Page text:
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Analysis

ACA's 'Cadillac Tax' Could Hit 20% of Employer-sponsored Health Plans

By John Commins  
   July 15, 2019

The levy caps the amount of untaxed health benefits employers can provide to their workers with the goal of slowing healthcare spending.  

One-in-five employer-sponsored high-cost health plans could be slapped with the Affordable Care Act's "Cadillac Tax" when it takes effect in 2022, according to a new analysis.

The Kaiser Family Foundation study found an even larger share – 31% of health plans – could be affected when workers’ contributions to flexible spending accounts are accounted for.

The Cadillac Tax was supposed to take effect in 2018, but Congress delayed the measure until 2022. Lawmakers are considering a bill that would repeal the tax, which caps the amount of untaxed health benefits employers can provide to their workers with the goal of slowing healthcare spending.  

About 156 million people get their health insurance coverage through an employer, making it the largest source of coverage in the United States.

The tax slaps a 40% levy of workers' health benefits above a threshold, adjusted annually for inflation. In 2022, the thresholds are estimated to reach $11,200 for single coverage and $30,100 for family coverage, KFF said.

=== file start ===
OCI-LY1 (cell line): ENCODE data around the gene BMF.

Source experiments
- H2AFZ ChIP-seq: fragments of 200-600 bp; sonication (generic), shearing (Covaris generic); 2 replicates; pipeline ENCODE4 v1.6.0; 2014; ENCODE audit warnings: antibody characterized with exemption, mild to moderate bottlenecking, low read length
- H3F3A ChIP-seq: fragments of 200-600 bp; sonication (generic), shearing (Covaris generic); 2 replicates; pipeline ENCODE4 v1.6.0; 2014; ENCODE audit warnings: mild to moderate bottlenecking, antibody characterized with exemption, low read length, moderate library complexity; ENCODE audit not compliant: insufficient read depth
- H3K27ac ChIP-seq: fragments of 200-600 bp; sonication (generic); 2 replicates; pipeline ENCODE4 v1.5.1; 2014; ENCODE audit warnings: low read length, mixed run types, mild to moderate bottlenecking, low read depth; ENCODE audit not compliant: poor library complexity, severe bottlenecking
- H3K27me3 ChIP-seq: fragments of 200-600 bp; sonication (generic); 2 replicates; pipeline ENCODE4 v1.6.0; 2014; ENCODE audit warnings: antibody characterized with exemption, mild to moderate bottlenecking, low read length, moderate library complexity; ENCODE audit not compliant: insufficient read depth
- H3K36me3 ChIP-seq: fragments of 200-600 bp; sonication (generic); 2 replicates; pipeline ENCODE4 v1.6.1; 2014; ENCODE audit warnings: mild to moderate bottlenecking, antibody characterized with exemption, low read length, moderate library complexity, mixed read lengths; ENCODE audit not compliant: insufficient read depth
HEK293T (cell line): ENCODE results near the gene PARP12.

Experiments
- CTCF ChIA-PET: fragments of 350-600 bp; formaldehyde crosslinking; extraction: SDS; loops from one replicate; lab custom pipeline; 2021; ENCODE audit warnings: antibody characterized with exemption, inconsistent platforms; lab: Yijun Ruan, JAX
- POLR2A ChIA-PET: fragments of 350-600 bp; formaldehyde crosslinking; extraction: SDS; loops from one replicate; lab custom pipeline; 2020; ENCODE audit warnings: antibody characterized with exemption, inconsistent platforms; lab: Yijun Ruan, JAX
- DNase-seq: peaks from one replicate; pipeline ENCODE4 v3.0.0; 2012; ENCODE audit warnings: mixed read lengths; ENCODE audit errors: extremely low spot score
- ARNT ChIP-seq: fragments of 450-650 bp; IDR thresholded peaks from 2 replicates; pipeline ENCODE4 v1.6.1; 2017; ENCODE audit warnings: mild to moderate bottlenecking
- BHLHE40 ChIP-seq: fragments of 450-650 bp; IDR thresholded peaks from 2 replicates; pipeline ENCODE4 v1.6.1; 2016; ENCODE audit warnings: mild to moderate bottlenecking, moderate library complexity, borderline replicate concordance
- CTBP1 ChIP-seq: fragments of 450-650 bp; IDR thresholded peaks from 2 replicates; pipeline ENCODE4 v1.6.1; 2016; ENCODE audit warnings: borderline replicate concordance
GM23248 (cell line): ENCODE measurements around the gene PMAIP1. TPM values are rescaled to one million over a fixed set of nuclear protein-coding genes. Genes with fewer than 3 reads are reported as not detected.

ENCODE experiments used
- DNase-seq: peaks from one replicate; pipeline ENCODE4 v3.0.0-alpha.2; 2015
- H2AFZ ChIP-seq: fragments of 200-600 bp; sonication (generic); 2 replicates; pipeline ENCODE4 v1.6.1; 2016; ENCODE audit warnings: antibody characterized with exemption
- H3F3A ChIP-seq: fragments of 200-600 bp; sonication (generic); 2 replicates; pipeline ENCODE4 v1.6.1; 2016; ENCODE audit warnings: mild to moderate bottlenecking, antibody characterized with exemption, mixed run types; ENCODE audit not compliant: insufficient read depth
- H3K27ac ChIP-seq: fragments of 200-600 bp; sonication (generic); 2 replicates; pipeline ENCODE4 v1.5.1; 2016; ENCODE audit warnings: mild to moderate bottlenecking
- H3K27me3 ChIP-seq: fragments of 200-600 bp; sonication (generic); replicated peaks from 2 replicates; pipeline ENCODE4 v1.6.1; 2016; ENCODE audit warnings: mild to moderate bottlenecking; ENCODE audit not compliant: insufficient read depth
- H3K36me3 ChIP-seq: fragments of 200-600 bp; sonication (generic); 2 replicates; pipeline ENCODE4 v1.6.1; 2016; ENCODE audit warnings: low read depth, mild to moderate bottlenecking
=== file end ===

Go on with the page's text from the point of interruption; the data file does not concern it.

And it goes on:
The KFF analysis uses its own 2018 Employer Health Benefits Survey to estimate the share of employers with at least one health plan that would exceed the cap, with and without FSA contributions, because workers could simply stop using those account to avoid the tax, KFF said.

The tax would affect more employers over time, reaching 37% in 2030 without including FSA contributions, and 46% with them, KFF said.

KFF said it did not attempt to estimate how many employers or employees would pay the tax, only the current plans that would be surpass the thresholds if nothing else changed.

"It is likely many such employers would modify their plans to avoid the tax – for example, offering lower-cost plans, raising deductibles or otherwise shifting costs to workers to avoid the threshold," KFF said.

John Commins is a content specialist and online news editor for HealthLeaders, a Simplify Compliance brand.


KEY TAKEAWAYS

The tax slaps a 40% levy of workers' health benefits above a threshold, adjusted annually for inflation.

In 2022, when the tax is set to take effect, the thresholds are estimated to reach $11,200 for single coverage and $30,100 for family coverage.


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